By: Brien Vuylukson, Columnist
The law of sowing and reaping is universal. It crosses every barrier, every faith group, every nationality, and it’s a very simple law: What we put out there, good or bad, always comes back to us, and it usually comes back to us multiplied – sometimes on a grand scale.
We usually think of it in negative terms. When we see someone in trouble for some wrongdoing, we say, “They’re just reaping what they’ve sown,” and, of course, it’s true. Anytime we sow selfishness, bitterness, anger, discord, gossip, violence, mistrust, or any other negative action or attitude, we can expect a bountiful harvest of destruction in our lives. Always. It may not happen right away, but the harvest will come.
It can be a scary reality when we start looking back on our lives and recall some of the things we’ve done. Maybe we can see where the law of sowing and reaping has held true for us, or maybe we’re wondering when the proverbial hammer will fall. Thankfully, this law of sowing and reaping is not one-sided, it is a positive law as well. When we sow charity, generosity, kindness, love, peace, edification, gentleness, trust, or any other positive action or attitude, we can expect a bountiful harvest of great blessings, prosperity, and joy.
Okay, I know, many of you already know this. Fair enough, but maybe once in a while we all need a little reminder to give us a push back in the right direction. We should keep this law in mind in every decision we make and every action we take. After all, everything we do – in a sense – we’re actually doing to ourselves.
But allow me to share with you more than just a reminder. After all, what good is it to share a universal law without giving some practical ways to put it into positive action in our lives and the lives of others? Let’s skip the negative stuff. We all know the things we shouldn’t be doing that will come back to “bite” us. In doing good, please keep in mind that our motivation must not be simply to get something good for ourselves out of it, but a sincere desire to reach out and help meet a need.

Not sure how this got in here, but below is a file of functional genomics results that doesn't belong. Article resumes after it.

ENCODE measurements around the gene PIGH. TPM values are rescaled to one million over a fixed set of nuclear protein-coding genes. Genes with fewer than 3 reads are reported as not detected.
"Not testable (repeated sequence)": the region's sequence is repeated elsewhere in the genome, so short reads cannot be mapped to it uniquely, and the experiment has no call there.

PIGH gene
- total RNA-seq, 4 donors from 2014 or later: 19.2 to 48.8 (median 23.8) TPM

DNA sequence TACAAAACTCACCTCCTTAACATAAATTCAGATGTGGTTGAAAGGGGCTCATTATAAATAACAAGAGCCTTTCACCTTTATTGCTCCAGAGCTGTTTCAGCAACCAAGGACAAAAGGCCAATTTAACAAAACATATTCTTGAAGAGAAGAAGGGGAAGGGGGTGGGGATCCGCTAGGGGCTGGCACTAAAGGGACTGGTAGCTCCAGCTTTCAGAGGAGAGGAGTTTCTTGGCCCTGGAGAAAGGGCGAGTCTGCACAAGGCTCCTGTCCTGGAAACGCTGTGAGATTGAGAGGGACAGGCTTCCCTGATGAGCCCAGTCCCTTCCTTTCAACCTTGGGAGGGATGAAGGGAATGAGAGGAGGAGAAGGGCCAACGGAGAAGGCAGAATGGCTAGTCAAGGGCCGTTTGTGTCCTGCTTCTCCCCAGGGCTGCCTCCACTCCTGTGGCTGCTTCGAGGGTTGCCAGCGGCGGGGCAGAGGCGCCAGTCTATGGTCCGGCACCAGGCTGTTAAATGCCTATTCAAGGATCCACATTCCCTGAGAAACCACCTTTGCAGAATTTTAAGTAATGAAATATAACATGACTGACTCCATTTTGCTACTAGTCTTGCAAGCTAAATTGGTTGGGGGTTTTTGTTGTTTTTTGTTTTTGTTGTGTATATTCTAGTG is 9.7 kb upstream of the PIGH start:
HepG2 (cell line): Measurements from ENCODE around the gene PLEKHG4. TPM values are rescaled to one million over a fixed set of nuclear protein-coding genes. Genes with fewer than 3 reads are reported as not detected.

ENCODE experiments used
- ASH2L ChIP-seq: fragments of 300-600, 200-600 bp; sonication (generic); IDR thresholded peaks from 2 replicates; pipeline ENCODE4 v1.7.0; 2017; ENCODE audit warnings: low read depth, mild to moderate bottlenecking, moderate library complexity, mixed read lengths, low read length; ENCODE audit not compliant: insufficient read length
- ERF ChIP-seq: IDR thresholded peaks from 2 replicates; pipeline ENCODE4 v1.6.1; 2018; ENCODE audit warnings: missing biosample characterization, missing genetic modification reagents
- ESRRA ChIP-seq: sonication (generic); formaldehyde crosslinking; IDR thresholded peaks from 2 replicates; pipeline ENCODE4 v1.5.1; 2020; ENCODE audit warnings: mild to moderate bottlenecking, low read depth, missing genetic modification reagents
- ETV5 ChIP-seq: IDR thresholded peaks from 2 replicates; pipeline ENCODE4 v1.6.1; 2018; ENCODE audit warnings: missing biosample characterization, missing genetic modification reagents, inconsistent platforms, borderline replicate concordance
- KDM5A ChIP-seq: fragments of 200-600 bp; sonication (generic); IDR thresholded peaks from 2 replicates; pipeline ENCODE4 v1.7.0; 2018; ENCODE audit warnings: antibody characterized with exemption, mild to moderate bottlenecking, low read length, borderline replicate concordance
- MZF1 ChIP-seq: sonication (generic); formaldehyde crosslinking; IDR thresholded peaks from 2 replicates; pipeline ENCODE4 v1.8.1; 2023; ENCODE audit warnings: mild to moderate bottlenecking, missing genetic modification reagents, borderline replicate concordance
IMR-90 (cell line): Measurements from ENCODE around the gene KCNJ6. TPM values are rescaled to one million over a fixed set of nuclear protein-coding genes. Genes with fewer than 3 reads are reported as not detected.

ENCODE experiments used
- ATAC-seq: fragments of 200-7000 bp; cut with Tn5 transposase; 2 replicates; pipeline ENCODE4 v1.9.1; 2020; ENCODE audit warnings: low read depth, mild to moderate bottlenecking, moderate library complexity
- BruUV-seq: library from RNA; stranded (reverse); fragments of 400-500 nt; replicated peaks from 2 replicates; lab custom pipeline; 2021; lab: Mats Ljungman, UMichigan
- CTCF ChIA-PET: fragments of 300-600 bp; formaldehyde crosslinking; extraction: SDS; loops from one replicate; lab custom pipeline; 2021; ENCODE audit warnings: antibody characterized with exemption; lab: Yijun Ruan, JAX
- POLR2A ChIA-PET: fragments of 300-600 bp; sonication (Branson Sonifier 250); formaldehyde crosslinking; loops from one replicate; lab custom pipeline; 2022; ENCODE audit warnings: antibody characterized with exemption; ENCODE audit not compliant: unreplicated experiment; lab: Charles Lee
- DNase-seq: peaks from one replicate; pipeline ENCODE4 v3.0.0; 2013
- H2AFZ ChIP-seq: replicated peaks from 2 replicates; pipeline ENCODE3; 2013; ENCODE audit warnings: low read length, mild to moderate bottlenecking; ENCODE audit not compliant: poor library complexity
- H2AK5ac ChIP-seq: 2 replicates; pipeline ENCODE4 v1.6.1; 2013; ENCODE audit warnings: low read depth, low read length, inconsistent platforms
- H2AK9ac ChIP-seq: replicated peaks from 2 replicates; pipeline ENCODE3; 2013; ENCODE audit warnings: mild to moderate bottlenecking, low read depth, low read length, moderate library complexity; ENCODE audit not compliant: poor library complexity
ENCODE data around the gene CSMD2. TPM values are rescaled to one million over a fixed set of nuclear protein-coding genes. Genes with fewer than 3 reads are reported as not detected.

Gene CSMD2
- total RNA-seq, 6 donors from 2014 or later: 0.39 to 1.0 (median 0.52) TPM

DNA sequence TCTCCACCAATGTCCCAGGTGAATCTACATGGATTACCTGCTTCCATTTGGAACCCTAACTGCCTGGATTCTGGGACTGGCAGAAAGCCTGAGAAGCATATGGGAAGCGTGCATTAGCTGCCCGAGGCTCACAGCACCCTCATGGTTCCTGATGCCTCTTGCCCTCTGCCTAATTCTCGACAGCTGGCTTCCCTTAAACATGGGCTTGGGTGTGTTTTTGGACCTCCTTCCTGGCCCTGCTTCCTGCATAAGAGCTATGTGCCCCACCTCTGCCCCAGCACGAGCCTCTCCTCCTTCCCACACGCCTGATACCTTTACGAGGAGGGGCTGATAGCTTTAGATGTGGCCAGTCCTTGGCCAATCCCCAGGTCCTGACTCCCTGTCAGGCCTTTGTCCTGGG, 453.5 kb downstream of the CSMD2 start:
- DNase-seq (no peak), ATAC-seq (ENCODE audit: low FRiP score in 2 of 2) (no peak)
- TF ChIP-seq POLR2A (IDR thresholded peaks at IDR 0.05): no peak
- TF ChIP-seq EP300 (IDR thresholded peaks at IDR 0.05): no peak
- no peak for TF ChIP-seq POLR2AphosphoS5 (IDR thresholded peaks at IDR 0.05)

In a small community like ours, there are a multitude of ways we can reach out to help.
In doing so, we strengthen our community, improve lives, build hope, and provide an example for our kids (and other communities) to follow.
Over the years Boyne residents have risen time and again to meet the needs expressed in our communities. Every fundraiser, food drive, community improvement, and charity event has met with great success. It shows that our community cares, and while these organized events are a wonderful blessing, there is more – much more we can do on an individual basis every day, and not just with our money. Here are just a few ideas for getting you, or your whole family, involved in sowing some goodness: Do you have a loved one or a family member in a retirement home or assisted living community? Make it a point to visit them regularly, and give them something to look forward to each week. Let them know they haven’t been abandoned or forgotten, and let them know they matter – to you. Ask around while you’re there, and get the names of a few residents whose families rarely visit. You can make a real difference in their lives too. Besides, you’ll probably come away more blessed than they do.
The elderly have much wisdom and many stories to share and most of them are very friendly and have a great sense of humor. Is there a disabled, ill, or elderly person who could use some help around their house once a week? Or maybe a one-time project that would really help improve their lives? Get some friends together, some materials and supplies, and just show up, maybe even take them a nice meal when you go.